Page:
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Barnabas62
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quote:
Originally posted by L'organist:

I ploughed through the whole of the report and its appendices over 2 days, and it made my hair stand on end.

I was genuinely surprised at how utterly bad the process was. By contrast, the clarity of Lord Carlile's writing and analysis was very cleansing. Above all, I thought his report was fair and balanced, in very sharp contrast to the shambolic processes of the Core Group.

[ 29. January 2018, 23:08: Message edited by: Barnabas62 ]

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Who is it that you seek? How then shall we live? How shall we sing the Lord's song in a strange land?

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Callan
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quote:
Originally posted by Barnabas62:
quote:
Originally posted by L'organist:

I ploughed through the whole of the report and its appendices over 2 days, and it made my hair stand on end.

I was genuinely surprised at how utterly bad the process was. By contrast, the clarity of Lord Carlile's writing and analysis was very cleansing. Above all, I thought his report was fair and balanced, in very sharp contrast to the shambolic processes of the Core Group.
This is what happens when amateurs get involved in a job for the professionals.

An investigator in the British Justice system will have to produce a case that will survive being torn to pieces by a defending barrister in an open courtroom, it will have to survive the attentions of a judge and persuade a jury of twelve honest persons. This system is far from perfect but it does introduce a certain amount of analytical rigour among investigators.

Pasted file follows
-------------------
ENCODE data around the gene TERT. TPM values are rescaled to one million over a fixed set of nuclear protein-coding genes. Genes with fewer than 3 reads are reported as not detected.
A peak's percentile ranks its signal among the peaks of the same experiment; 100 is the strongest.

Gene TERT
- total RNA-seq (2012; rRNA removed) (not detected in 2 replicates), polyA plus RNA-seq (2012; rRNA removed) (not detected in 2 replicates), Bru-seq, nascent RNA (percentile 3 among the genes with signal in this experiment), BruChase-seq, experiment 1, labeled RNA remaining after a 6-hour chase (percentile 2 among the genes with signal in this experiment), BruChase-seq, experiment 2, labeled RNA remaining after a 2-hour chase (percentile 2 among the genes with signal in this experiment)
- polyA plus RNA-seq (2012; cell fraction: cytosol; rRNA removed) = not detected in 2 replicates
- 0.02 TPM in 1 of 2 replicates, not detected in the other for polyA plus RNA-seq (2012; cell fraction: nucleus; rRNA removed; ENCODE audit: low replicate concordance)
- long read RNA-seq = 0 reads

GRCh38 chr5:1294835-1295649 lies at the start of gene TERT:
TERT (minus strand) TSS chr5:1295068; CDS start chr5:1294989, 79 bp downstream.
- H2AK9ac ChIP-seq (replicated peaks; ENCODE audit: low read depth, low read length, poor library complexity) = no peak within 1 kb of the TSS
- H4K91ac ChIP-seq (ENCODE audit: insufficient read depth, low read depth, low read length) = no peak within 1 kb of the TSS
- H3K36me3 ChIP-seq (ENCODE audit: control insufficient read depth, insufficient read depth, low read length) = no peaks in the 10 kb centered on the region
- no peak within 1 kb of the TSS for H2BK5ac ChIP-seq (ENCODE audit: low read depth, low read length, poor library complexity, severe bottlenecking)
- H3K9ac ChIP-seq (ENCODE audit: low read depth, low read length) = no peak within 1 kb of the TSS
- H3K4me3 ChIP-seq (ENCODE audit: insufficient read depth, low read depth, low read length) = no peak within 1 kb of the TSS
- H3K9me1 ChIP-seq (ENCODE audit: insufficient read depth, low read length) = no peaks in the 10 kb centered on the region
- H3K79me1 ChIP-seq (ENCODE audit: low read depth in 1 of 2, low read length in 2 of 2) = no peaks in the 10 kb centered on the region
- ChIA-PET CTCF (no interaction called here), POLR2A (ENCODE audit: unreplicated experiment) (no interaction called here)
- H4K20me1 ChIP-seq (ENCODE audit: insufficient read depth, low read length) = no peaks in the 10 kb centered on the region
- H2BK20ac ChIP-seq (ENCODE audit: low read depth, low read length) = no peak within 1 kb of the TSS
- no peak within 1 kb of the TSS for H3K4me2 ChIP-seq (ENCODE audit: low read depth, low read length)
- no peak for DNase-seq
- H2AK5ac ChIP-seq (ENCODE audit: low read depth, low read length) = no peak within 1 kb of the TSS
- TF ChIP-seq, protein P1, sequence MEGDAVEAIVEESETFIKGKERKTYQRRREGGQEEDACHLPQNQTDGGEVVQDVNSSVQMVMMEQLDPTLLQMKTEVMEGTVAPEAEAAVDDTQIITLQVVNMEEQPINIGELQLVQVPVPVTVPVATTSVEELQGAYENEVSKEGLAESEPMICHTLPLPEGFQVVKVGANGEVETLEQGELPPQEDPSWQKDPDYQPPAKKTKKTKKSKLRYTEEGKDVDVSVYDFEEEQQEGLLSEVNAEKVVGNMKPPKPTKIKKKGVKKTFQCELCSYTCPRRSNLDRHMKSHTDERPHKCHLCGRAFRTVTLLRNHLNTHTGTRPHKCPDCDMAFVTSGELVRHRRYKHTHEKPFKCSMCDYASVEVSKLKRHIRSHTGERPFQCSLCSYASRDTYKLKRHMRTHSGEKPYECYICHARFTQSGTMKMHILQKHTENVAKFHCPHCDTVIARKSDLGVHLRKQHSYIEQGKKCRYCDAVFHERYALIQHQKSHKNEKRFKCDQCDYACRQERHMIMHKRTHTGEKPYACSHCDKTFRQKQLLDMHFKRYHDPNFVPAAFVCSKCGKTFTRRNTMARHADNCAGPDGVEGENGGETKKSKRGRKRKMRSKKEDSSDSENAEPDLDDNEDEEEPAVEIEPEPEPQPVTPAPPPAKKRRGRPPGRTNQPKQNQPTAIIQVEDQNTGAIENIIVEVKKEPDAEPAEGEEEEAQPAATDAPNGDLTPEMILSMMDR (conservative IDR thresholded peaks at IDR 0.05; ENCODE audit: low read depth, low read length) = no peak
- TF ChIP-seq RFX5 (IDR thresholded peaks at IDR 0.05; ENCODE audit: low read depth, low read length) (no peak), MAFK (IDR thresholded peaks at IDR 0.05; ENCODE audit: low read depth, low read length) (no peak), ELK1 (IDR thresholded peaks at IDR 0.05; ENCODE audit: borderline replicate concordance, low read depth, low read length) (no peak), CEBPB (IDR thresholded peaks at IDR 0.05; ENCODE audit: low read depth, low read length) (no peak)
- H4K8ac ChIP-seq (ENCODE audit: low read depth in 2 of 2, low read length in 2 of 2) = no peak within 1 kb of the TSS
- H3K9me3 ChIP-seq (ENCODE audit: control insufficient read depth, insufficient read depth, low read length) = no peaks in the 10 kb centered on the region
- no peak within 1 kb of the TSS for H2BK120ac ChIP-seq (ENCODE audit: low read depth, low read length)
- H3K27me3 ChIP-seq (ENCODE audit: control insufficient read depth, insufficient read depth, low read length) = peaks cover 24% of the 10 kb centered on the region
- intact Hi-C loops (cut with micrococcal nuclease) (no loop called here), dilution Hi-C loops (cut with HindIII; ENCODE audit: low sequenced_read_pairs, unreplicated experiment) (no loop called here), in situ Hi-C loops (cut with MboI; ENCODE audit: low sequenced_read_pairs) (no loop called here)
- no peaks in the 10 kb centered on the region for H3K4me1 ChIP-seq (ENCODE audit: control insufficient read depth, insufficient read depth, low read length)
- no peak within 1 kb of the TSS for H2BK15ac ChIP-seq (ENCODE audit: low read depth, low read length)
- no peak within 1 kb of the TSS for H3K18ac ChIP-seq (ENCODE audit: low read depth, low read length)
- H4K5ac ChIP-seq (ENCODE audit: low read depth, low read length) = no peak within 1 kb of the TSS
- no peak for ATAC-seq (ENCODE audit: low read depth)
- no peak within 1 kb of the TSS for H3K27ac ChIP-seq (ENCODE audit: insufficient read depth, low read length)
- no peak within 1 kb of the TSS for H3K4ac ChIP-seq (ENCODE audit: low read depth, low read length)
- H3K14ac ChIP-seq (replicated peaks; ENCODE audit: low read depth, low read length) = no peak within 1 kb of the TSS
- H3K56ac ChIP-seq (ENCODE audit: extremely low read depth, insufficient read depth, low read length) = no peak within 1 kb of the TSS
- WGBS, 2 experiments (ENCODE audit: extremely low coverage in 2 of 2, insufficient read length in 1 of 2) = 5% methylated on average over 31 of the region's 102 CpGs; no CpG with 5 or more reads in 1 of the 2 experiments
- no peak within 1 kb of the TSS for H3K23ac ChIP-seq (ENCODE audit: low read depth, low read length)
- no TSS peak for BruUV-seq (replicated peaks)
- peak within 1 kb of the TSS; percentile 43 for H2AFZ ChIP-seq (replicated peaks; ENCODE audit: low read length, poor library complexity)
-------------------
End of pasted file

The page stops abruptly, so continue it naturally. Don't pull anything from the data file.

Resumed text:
The whole thing reminds me, in a way, of the Comrade Delta business in the SWP. I don't think either the Core Group or the SWP intended to cock things up so spectacularly but neither have the relevant skill set to investigate this sort of things. The people who do have the relevant skill set often get it horribly wrong so you can imagine when people who have never investigated anything in their lives are caught up in a traumatic case with their emotions pulled every which way. I enjoy detective fiction as much as the next man but Holmes, Poirot, Lord Peter and Campion are fictional. There is a reason that every industrialised state in the world has a trained and professional police force and not a bunch of gentlemen amateurs snarking at the dullness of Scotland Yard and revealing that the butler did it by a series of intuitive leaps.

If we are going to have Core Groups investigating this stuff, could they at least get a Copper in on the case and have a designated person to raise every plausible objection to the verdict to anticipate the rather obvious howls of rage from the media before they actually happen.

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Enoch
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quote:
Originally posted by Callan:
...
The whole thing reminds me, in a way, of the Comrade Delta business in the SWP. I don't think either the Core Group or the SWP intended to cock things up so spectacularly but neither have the relevant skill set to investigate this sort of things. ...

You'll have to explain that. Assuming SWP stands for Socialist Workers' Party (does it, or here does it stand for something else?) not all of us move in those sort of circles, or take much interest normally in what goes on there.

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Barnabas62
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Comrade Delta tangent

Here is a link

Looks like a good parallel. Good support for Callan's view.